Bonderman Still in Play for Tigers


Word filtered out late yesterday afternoon that the New York Yankees have signed former Tigers hurler Freddy Garcia to a minor league contract. The Yankees have been seeking low cost rotation depth in hopes that one of their reclamation projects can turn into a reliable starter in the Bronx this year.

Their rotation begins with perennial Cy Young candidate CC Sabathia, but it goes south in a hurry from there. With Andy Pettitte still mulling retirement, the Yankees have Phil Hughes and A.J. Burnett as starters, and will be looking to Garcia, along with recent signee Bartolo Colon to join Ivan Nova in a battle for the final starting jobs.

Garcia was a possible Tigers target earlier in the winter, but their pursuit of him ended (if it ever began) when the clubs signed right hander Brad Penny in January. Though Detroit is comfortable with the five starters they’ll open camp with, Dave Dombrowski has remained open to bringing back longtime rotation staple Jeremy Bonderman. That plan is contingent on Bonderman accepting a minor league deal with no guarantees he’ll even make the club, much less be given a chance to start.

With the Yankees snatching up Colon and Garcia, chances are good that one of the better opportunities for Bonderman has dried up. After losing what basically amounts to two full seasons with injuries, Bonderman spent the entire 2010 season in Detroit’s rotation. His fastball isn’t near as fast as it once was and his slider doesn’t have the same bite, but Bonderman pitched pretty well early for the Tigers last year. It was later in the season that he really began to struggle.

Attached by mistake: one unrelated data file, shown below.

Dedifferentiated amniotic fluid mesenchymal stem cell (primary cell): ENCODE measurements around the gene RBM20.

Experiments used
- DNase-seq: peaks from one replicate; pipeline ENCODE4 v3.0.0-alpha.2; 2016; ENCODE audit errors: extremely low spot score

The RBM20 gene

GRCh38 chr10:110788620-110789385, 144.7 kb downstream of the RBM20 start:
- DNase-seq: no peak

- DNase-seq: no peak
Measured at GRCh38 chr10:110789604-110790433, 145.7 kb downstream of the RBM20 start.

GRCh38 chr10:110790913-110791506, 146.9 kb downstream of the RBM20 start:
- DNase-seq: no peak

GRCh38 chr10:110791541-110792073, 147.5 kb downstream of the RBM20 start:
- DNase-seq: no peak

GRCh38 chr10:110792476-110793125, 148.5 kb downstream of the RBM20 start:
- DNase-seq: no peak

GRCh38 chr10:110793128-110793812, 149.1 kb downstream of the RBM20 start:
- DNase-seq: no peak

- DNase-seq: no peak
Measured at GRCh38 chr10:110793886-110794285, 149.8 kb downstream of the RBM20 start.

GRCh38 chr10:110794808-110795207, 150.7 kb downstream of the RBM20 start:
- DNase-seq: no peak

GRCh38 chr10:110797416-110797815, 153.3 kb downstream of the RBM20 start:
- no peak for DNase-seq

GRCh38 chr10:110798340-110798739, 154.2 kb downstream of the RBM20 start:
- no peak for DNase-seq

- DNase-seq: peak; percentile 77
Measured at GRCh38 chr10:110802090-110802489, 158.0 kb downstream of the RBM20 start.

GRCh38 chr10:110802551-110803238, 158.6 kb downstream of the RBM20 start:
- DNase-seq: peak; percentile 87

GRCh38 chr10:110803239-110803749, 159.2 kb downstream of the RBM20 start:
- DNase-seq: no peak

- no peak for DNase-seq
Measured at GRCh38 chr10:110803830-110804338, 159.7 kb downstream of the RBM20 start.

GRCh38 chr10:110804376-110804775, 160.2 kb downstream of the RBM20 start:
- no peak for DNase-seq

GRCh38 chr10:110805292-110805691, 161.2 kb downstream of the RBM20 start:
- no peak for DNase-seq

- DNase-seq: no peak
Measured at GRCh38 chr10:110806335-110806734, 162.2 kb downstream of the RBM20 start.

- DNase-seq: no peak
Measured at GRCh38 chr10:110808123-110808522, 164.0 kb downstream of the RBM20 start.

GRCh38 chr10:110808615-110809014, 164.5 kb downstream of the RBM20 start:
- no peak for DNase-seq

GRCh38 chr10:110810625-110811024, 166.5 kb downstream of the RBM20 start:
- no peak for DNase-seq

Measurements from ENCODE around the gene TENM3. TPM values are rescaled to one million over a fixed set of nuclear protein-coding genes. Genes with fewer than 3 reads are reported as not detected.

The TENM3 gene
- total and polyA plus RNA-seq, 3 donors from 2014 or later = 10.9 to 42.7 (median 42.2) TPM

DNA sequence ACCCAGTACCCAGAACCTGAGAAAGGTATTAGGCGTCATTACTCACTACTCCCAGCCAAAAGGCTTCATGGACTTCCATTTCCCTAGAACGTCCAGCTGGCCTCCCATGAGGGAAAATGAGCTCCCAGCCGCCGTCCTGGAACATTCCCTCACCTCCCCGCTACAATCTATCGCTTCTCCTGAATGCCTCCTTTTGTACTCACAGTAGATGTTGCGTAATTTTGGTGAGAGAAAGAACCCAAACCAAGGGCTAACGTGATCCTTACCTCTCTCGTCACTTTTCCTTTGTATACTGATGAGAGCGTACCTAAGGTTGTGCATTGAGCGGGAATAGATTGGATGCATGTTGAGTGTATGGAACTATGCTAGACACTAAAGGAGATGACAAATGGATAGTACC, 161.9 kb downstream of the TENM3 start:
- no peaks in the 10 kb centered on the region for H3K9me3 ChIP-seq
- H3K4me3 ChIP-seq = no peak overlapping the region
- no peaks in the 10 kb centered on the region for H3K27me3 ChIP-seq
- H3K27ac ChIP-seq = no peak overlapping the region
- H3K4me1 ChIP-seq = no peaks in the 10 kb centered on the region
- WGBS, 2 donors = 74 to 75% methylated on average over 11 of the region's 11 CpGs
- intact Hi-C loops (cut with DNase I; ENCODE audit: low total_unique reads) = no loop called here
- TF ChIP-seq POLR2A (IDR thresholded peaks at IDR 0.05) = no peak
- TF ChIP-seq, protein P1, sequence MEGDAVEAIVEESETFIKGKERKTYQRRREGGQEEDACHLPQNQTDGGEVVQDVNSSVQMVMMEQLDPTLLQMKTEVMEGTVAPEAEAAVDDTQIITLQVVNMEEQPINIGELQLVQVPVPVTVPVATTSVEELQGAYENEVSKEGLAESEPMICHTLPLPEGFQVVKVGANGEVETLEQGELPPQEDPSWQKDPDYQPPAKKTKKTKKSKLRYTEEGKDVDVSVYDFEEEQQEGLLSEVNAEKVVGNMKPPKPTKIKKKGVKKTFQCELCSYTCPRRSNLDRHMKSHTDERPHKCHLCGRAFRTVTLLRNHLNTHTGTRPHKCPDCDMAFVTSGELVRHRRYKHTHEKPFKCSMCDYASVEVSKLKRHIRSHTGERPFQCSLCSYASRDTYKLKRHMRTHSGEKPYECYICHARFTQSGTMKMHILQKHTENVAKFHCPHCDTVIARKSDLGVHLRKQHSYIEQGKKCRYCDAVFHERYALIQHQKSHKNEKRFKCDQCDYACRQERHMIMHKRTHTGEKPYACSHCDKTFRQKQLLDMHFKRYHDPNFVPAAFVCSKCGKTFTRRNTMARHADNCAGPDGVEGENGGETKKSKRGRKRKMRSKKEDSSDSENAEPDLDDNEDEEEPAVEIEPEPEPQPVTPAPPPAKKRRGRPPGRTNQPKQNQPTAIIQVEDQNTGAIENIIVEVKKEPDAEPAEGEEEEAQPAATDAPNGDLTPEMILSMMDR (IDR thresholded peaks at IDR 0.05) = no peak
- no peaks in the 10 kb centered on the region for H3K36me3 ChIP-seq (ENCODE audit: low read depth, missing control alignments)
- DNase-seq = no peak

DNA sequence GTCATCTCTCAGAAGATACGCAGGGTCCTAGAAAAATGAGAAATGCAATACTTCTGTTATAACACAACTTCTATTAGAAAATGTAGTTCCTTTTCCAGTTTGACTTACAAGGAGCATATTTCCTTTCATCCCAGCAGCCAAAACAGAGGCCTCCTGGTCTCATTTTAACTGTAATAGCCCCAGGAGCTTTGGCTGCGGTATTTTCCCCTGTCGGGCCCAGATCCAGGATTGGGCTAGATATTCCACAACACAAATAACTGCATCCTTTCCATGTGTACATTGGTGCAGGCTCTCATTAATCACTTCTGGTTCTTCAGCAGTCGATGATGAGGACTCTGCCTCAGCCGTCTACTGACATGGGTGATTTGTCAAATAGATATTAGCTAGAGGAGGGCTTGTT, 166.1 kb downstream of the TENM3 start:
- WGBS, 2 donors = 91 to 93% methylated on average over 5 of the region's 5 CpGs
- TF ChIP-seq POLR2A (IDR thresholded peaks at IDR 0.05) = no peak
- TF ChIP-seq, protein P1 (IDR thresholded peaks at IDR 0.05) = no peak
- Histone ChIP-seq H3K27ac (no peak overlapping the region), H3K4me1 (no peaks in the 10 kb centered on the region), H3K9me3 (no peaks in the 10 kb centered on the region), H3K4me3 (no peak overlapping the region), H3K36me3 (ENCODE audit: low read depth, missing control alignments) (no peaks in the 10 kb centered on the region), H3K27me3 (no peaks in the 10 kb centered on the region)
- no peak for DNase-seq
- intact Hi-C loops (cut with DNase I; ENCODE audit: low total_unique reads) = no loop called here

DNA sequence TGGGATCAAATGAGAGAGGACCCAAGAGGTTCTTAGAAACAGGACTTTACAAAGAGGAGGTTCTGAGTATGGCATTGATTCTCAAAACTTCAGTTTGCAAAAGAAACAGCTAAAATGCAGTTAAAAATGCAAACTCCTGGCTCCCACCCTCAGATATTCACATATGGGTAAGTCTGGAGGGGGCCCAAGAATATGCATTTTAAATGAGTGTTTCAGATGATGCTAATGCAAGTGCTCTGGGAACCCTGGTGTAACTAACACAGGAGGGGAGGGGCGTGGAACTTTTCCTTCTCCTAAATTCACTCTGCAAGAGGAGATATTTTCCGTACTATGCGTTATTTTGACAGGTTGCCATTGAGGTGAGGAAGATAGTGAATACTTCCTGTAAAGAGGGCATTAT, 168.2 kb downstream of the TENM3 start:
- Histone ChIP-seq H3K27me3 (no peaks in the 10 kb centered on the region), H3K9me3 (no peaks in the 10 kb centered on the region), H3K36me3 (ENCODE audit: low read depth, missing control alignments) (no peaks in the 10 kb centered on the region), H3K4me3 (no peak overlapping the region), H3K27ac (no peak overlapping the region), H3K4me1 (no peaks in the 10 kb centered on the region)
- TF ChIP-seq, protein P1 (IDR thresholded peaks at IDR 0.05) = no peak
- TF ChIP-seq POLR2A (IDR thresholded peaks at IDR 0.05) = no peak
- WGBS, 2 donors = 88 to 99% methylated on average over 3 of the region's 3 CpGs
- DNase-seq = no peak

If his poor second half was due to the league figuring out his new style, he probably won’t be much better this year. But if his struggles can be chalked up to simply wearing down under the workload of a starting pitcher who hadn’t thrown a full season since 2007, he could be a good bounce-back candidate. If utilized in relief, Bonderman wouldn’t face the same issues he had while in the rotation. His lack of a quality third pitch would be muted, and he would be working in shorter bursts for far fewer innings.

Bonderman’s availability isn’t news and neither is the Tigers being willing to give him a shot in camp. But with each minor league deal signed by pitchers in Bonderman’s situation, the likelihood of a reunion with the Tigers becomes more increasing.

Crosby Healthy Again

And speaking of oft injured Tigers pitchers (no, not Joel Zumaya), TigsTown’s Mark Anderson is hearing that left hander Casey Crosby is throwing without pain. What’s more, he’s also regained his mid-90s fastball that deserted him last year. This is obviously great news for a guy who was widely regarded as the Tigers top pitching prospect just a few years back.

If Crosby can get his career back on track, he could make things interesting in the coming years. Left handers with his stuff don’t just grow on trees, but as he’s seen, there are plenty of hurdles to clear before making a major league club, much less making an impact on one. A healthy Crosby immediately slots somewhere in the organization’s top five prospects (still behind Jacob Turner, probably ahead of Andy Oliver) and he’s still just 23 years old.

Anderson offered a guess that Crosby would begin the year at High-A Lakeland and would be watched closely in terms of pitch counts. If he shows himself healthy, expect him to rise rapidly through the system this year.

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